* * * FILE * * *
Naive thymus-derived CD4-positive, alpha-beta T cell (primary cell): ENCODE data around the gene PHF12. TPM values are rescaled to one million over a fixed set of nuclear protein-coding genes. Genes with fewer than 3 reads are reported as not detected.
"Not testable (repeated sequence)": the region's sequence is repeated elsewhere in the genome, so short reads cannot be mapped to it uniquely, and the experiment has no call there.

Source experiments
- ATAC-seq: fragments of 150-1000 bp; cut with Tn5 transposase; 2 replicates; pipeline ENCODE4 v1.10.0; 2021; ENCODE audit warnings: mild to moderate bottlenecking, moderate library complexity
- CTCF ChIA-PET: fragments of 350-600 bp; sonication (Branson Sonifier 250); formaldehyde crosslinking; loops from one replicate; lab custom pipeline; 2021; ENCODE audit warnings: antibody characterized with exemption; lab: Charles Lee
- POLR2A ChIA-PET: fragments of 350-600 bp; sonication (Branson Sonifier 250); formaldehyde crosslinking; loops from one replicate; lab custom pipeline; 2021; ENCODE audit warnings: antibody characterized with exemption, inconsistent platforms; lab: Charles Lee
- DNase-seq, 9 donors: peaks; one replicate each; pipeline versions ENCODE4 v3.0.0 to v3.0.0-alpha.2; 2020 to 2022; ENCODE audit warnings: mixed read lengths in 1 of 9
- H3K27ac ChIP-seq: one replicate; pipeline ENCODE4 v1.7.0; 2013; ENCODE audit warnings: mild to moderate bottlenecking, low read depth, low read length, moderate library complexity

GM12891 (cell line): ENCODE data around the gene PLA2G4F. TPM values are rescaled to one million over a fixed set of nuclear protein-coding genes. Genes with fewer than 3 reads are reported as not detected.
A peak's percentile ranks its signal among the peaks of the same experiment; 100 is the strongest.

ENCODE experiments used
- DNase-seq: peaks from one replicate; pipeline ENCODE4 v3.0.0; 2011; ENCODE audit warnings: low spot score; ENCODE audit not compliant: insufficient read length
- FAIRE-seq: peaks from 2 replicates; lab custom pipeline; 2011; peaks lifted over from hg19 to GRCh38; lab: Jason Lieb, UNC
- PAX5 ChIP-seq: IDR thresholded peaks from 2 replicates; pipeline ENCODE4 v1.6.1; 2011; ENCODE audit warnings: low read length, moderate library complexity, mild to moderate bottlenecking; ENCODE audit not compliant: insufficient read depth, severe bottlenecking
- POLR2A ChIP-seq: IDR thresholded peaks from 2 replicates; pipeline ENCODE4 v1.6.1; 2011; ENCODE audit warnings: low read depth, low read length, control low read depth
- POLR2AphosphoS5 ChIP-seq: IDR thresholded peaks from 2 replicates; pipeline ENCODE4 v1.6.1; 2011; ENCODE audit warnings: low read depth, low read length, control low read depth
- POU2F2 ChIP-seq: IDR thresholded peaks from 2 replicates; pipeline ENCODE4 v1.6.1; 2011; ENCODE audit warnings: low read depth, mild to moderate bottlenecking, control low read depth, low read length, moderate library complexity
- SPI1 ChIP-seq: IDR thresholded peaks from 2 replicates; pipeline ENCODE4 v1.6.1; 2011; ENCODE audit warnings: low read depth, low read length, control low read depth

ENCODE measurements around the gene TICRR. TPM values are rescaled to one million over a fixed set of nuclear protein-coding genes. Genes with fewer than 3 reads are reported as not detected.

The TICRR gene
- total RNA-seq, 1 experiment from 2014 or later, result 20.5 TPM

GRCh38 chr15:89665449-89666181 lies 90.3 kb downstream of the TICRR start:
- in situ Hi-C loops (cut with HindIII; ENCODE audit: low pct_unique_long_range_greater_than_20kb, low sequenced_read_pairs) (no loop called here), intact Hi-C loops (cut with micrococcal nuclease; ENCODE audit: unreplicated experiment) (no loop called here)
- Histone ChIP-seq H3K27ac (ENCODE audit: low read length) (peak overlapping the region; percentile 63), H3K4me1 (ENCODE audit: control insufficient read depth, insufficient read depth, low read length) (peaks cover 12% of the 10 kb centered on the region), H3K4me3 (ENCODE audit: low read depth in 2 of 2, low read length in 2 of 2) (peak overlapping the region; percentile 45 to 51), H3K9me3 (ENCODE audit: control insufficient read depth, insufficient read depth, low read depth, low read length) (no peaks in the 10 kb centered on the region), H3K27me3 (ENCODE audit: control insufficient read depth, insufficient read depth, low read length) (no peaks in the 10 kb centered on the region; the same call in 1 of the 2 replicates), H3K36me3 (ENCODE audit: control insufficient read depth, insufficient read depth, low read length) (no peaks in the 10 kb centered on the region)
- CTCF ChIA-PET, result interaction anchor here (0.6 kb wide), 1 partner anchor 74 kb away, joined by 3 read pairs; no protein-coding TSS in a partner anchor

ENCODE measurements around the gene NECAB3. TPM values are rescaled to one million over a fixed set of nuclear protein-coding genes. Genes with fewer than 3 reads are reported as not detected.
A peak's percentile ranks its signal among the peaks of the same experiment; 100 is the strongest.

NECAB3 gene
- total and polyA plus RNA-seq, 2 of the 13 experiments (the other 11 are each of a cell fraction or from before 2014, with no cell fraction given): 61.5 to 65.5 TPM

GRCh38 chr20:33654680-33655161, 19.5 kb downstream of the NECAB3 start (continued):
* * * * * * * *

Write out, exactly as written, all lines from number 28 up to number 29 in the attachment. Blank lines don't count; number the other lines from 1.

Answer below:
NECAB3 gene
- total and polyA plus RNA-seq, 2 of the 13 experiments (the other 11 are each of a cell fraction or from before 2014, with no cell fraction given): 61.5 to 65.5 TPM